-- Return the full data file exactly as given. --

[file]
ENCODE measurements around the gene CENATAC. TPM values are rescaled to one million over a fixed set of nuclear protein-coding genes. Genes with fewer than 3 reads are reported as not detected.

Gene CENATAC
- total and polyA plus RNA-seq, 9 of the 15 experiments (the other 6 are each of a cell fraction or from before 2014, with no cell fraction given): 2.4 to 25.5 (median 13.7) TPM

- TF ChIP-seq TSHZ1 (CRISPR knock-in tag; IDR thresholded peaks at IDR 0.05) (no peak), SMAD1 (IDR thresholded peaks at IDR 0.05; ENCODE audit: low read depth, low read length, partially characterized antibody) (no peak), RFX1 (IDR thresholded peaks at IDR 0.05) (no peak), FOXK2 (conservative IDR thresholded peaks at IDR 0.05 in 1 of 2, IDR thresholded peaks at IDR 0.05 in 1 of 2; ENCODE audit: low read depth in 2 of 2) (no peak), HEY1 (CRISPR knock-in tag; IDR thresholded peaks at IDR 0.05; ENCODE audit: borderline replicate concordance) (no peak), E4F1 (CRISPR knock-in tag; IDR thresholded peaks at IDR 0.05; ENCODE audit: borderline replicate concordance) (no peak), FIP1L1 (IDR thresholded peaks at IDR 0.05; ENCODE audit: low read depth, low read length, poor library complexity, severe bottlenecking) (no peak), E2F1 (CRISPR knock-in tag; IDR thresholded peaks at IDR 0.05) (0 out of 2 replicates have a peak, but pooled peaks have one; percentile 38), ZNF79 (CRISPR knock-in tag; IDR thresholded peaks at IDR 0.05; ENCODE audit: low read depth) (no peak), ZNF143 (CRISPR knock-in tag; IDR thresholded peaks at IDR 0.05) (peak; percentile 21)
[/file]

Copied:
ENCODE measurements around the gene CENATAC. TPM values are rescaled to one million over a fixed set of nuclear protein-coding genes. Genes with fewer than 3 reads are reported as not detected.

Gene CENATAC
- total and polyA plus RNA-seq, 9 of the 15 experiments (the other 6 are each of a cell fraction or from before 2014, with no cell fraction given): 2.4 to 25.5 (median 13.7) TPM

- TF ChIP-seq TSHZ1 (CRISPR knock-in tag; IDR thresholded peaks at IDR 0.05) (no peak), SMAD1 (IDR thresholded peaks at IDR 0.05; ENCODE audit: low read depth, low read length, partially characterized antibody) (no peak), RFX1 (IDR thresholded peaks at IDR 0.05) (no peak), FOXK2 (conservative IDR thresholded peaks at IDR 0.05 in 1 of 2, IDR thresholded peaks at IDR 0.05 in 1 of 2; ENCODE audit: low read depth in 2 of 2) (no peak), HEY1 (CRISPR knock-in tag; IDR thresholded peaks at IDR 0.05; ENCODE audit: borderline replicate concordance) (no peak), E4F1 (CRISPR knock-in tag; IDR thresholded peaks at IDR 0.05; ENCODE audit: borderline replicate concordance) (no peak), FIP1L1 (IDR thresholded peaks at IDR 0.05; ENCODE audit: low read depth, low read length, poor library complexity, severe bottlenecking) (no peak), E2F1 (CRISPR knock-in tag; IDR thresholded peaks at IDR 0.05) (0 out of 2 replicates have a peak, but pooled peaks have one; percentile 38), ZNF79 (CRISPR knock-in tag; IDR thresholded peaks at IDR 0.05; ENCODE audit: low read depth) (no peak), ZNF143 (CRISPR knock-in tag; IDR thresholded peaks at IDR 0.05) (peak; percentile 21)